I'm still waiting for Corporal Young to writ me at CAAF for making him bust tires for showing up with booze on his breath one day in 1990.

CAAFlog said...

Surely no one would dispute that the fact of a federal conviction is extremely stigmatizing, regardless of whether accompanied by a punitive discharge.

Many, many individuals convicted in state circuit courts and federal district courts walk out with no confinement (and certainly no punitive discharge). Every one of them has the right to appeal that conviction to an appellate court. Why would we uniquely disadvantage servicemembers and provide hundreds of them with no effective means to even challenge their federal convictions?

A writ is no substitute for a direct appeal. The standards of review are so vastly different that no further support for that proposition should be necessary.

I've dealt with summarized records of trial before. The incremental difference in time to prepare a summarized record and a verbatim record is small. Plus, improvements in transcription technology are making record preparation less challenging. It would be surprising if we didn't see something like a 22% increase in record production efficiency over the next couple of years. The court reporters can handle it.

And putting these roughly 22% of military justice cases into the appellate pipeline would not require anything near 22% extra resources. These cases will on average be far, far smaller (and far, far less time consuming) than the average case that currently qualifies for review.

But even if it did demand a 22% increase in resources, I would still support the reform because providing every servicemember with a meaningful opportunity to seek judicial appellate review is the right thing to do.

There are all sorts of reforms we can make to enhance efficiency in the military review system. I support JO'C's proposal to let an accused bargain away appellate rights -- a reform that would certainly decrease the military appellate courts' workload to a greater extent than my proposal would increase it.

We could save far more than 22% of our appellate resources by abolishing the CCAs and having CAAF review all military justice convictions, just as the 4th Circuit has appellate jurisdiction over all federal criminal convictions in Maryland, Virginia, West Virginia, North Carolina, and South Carolina.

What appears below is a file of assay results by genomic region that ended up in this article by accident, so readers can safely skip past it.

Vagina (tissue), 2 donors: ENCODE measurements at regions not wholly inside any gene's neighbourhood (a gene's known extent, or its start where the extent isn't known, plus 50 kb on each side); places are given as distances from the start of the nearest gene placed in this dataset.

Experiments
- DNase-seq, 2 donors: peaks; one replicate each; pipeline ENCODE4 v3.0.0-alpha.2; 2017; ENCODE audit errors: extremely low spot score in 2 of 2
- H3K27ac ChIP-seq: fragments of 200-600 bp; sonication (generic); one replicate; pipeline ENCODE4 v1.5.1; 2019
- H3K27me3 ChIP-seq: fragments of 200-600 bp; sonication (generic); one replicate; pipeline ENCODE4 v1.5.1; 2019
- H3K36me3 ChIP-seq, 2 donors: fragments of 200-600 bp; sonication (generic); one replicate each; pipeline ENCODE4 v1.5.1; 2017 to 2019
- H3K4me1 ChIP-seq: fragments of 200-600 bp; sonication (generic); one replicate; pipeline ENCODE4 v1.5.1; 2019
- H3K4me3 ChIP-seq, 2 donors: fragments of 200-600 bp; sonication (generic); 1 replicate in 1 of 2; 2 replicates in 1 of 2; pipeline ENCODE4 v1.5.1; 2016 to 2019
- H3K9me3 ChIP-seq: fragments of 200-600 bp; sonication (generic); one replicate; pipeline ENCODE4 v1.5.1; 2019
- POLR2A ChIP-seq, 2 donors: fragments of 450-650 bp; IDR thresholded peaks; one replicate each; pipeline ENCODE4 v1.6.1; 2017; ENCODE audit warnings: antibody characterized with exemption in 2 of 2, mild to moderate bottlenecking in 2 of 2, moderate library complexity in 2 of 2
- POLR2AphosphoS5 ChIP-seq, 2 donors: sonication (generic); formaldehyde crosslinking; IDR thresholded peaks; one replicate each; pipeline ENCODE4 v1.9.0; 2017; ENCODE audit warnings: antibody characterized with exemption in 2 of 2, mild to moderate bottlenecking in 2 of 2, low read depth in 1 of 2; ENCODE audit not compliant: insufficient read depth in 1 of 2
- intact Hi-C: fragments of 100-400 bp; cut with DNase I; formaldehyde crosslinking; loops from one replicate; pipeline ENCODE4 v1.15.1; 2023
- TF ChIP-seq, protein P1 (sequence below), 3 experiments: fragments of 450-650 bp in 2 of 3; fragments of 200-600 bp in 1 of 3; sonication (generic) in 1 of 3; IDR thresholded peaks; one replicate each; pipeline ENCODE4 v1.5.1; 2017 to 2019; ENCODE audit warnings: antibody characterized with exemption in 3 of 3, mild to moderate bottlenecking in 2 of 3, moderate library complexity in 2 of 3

But with or without further reforms, the military justice system is capable of handling the increased workload that would arise from making every conviction eligible for appellate review. It's the right thing to do.

CAAFlog said...

In fact, I would guess that the federal conviction aspect of a GCM or SPCM conviction is actually more stigmatizing than a punitive discharge. I am asked far more often whether I have ever been convicted of a criminal offense (I sure hope that I'm not the only one who has the experience of being asked that :-)) on official forms and the like than I am asked for the characterization of my discharge.

John O'Connor said...

They ask you because you look shifty.

CAAFlog said...

Okay, maybe I am the only one who's had that experience. :-)

John O'Connor said...

Oh, and on the merits, here you go giving away the "peace dividend." If court reporters become 22% more efficient, let's give them more work to fill up that gap instead of letting them plow through their backlog quicker or (gasp) having fewer court reporters and more infantrymen or (a subject near and dear to my heart) more motor transport operators. That's like inviting the court reporters to a pie eating contest where the prize is more pie (or maybe the hollowed razor award).

Same comment on the notion that the appellate system could handle 22% more cases. If that's so, then let's do a better and more efficient job with the cases we have, or divert resources to other endeavors.

My comment on the availability of writ jurisdiction was meant as a joke. My six-year-old understands that when I say "if you can't tell, I'm being sarcastic," I don't really mean it. But then, she's also mature enough to hate the Terps.

An important distinction between federal and state civilian systems and the military justice system is that the government funds the defense apparatus. It's one thing to say that an accused can lob in his own pro se appeal of a sub-jurisdictional case or hire his own lawyer to file one for him (or maybe it's not different because I'd probably be against that too on efficiency grounds), but it's another to say we ought to divert resources from the current caseload to furnish appellate counsel in sub-jurisdictional cases. And is it true that state misdemeanor convictions are uniformly appealable? I don't know if that's true or not, though I know there's no constitutional right to appeal. I'm also skeptical of the life-altering stigma of a court-martial conviction. Don't some states prohibit discrimination on that basis, which in turn means that employers and the like won't even ask about it?

Marcus Fulton said...